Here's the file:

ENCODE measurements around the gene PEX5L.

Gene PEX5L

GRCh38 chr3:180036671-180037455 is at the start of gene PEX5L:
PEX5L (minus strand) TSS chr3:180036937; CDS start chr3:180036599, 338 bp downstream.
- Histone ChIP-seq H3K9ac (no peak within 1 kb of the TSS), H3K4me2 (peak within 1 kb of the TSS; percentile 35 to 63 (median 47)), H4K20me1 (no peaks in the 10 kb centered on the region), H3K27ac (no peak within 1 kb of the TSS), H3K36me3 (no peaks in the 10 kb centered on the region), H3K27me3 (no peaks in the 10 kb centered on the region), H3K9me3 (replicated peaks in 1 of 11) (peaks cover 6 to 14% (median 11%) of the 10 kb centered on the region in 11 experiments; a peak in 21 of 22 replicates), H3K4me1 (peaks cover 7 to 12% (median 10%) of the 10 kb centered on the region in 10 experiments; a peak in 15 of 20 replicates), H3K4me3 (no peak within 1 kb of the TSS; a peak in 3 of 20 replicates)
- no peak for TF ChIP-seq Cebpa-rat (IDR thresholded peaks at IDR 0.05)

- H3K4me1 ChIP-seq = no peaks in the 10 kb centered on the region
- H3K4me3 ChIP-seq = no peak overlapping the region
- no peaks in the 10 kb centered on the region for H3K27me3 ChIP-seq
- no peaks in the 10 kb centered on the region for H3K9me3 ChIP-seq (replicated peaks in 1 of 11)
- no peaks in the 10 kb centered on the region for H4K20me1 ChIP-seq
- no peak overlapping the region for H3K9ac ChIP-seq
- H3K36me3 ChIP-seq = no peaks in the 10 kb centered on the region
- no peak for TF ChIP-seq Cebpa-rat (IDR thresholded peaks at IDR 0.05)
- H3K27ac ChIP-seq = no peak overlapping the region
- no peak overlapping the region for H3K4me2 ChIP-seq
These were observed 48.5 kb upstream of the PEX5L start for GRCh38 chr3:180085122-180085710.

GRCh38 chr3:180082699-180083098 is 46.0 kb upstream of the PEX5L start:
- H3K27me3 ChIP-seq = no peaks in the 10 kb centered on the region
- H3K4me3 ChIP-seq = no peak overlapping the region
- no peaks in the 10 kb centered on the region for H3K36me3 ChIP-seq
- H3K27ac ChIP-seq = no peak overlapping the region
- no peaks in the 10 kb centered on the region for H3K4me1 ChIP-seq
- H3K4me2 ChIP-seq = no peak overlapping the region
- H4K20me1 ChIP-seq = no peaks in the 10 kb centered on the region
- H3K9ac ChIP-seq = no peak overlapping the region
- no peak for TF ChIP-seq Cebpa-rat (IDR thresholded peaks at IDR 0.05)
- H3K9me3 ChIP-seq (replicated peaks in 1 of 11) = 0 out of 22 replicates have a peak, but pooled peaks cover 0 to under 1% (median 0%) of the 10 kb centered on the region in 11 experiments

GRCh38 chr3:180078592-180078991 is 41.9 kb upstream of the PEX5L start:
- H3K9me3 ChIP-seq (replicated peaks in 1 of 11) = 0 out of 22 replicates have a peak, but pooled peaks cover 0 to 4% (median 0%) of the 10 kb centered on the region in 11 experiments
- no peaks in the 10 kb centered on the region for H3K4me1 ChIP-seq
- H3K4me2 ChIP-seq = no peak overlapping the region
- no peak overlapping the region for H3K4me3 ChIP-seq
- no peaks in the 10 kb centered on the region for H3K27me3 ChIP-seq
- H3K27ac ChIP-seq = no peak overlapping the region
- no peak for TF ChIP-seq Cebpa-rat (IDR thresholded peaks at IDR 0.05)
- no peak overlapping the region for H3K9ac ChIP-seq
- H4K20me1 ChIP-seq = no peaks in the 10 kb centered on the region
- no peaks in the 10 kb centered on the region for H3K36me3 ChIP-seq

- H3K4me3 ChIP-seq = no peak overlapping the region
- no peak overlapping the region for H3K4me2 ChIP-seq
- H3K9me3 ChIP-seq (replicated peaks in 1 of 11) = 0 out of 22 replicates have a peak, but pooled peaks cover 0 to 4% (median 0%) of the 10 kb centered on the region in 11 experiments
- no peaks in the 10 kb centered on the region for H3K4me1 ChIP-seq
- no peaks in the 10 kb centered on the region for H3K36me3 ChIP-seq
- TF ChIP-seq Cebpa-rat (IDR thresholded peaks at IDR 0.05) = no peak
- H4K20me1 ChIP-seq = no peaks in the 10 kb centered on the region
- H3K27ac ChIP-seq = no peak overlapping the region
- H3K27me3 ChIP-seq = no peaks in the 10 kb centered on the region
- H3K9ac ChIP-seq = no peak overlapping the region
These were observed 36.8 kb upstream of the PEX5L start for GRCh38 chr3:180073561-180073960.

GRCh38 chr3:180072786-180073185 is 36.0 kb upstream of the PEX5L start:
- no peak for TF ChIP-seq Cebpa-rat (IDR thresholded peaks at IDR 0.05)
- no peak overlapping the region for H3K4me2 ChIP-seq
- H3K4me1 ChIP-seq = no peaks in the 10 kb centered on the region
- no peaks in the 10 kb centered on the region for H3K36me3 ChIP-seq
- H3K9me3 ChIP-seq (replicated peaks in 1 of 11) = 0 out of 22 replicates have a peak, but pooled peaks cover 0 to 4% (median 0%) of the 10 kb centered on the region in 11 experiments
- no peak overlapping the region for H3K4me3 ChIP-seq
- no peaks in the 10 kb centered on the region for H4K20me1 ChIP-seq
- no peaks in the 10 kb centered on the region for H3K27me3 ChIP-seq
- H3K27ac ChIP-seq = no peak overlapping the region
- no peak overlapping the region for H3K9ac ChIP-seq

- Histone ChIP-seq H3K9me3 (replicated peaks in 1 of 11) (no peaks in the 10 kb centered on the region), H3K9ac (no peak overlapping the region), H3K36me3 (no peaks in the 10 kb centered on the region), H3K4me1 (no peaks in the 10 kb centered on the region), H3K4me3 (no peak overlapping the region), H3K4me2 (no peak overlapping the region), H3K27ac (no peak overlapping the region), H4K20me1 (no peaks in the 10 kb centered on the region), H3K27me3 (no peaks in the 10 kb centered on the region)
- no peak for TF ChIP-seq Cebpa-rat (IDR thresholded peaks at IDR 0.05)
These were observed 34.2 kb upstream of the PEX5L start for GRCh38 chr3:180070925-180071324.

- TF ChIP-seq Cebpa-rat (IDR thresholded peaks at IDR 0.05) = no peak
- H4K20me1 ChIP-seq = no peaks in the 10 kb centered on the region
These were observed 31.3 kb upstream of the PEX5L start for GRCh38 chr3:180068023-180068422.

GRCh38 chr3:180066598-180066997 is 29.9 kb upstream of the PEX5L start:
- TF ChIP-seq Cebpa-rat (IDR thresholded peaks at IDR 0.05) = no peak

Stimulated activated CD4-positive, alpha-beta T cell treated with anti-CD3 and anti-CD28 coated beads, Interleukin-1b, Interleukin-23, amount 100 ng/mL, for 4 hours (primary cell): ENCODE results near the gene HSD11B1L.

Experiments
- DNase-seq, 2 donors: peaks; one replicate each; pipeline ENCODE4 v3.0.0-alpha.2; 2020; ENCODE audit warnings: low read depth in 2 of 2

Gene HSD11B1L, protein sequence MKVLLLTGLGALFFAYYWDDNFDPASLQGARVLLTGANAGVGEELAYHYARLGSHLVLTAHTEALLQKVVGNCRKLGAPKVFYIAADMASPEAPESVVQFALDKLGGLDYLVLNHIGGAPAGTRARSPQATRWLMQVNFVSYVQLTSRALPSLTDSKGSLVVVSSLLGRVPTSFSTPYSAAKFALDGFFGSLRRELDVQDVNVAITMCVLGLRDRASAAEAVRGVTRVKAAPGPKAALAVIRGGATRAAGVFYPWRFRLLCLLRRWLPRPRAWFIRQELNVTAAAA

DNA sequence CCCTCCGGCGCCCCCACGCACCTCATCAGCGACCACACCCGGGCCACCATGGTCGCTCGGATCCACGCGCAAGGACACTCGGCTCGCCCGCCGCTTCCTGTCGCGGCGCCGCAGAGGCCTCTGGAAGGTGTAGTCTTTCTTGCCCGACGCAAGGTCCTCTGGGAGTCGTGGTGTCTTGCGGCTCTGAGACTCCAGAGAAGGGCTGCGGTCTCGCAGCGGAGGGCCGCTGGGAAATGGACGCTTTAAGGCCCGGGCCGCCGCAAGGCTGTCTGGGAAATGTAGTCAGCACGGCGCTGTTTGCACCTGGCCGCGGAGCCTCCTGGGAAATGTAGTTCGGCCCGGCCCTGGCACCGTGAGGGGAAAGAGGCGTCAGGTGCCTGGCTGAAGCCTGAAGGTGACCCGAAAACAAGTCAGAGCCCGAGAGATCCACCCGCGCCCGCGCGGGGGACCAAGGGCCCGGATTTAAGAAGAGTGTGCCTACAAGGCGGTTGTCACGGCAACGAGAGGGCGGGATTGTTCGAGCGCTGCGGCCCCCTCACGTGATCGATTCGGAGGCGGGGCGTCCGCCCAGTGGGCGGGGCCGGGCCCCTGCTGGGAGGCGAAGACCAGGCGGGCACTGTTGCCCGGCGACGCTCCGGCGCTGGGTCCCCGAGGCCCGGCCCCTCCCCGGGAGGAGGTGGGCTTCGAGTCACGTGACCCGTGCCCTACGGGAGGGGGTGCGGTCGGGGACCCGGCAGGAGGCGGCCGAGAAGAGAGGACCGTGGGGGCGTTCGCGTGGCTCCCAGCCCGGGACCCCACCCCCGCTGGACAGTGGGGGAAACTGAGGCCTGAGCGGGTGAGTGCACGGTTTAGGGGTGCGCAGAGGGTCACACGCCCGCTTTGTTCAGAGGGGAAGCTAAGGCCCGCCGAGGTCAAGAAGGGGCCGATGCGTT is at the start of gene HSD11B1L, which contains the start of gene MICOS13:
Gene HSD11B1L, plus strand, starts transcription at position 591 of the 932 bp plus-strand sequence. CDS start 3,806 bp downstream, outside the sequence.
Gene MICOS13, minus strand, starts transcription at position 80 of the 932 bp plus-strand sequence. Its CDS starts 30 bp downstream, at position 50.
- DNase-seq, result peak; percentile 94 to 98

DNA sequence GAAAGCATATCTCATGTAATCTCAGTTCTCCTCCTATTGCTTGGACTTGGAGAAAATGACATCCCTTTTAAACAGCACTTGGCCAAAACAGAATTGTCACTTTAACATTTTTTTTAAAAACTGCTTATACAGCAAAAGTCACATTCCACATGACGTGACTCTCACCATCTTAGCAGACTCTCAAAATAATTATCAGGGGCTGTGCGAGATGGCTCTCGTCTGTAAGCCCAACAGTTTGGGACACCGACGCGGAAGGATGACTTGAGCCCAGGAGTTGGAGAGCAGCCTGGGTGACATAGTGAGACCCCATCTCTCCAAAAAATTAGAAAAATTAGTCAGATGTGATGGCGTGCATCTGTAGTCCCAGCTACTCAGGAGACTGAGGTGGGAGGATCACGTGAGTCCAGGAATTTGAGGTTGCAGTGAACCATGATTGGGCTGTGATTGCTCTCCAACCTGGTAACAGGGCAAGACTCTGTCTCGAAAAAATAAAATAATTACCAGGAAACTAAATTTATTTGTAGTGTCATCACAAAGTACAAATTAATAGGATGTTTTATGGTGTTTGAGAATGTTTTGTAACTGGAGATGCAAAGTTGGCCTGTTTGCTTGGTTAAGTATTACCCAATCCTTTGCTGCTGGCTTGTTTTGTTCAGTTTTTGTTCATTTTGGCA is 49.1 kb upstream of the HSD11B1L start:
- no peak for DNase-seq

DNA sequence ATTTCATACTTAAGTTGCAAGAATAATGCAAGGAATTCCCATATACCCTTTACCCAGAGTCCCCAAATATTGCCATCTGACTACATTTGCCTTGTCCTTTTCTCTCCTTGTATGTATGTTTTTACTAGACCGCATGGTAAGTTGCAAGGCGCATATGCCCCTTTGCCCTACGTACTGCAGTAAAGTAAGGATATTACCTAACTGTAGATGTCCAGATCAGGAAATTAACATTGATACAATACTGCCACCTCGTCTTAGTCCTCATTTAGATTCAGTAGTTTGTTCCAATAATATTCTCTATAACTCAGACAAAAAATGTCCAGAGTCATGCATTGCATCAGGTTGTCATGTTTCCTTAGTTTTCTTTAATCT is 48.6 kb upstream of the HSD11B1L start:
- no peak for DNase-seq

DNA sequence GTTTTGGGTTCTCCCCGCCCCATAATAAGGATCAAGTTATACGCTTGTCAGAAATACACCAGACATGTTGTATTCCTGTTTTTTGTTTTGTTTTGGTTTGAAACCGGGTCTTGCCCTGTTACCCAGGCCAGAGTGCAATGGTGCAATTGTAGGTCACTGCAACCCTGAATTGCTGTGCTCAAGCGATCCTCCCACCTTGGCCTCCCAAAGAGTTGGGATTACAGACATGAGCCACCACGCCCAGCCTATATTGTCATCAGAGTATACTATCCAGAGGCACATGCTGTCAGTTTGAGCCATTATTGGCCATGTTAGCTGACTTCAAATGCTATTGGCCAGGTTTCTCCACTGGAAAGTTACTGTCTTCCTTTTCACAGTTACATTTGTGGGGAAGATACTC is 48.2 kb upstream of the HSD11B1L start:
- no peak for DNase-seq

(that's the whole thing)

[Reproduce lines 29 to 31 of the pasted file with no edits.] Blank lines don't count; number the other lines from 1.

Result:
GRCh38 chr3:180078592-180078991 is 41.9 kb upstream of the PEX5L start:
- H3K9me3 ChIP-seq (replicated peaks in 1 of 11) = 0 out of 22 replicates have a peak, but pooled peaks cover 0 to 4% (median 0%) of the 10 kb centered on the region in 11 experiments
- no peaks in the 10 kb centered on the region for H3K4me1 ChIP-seq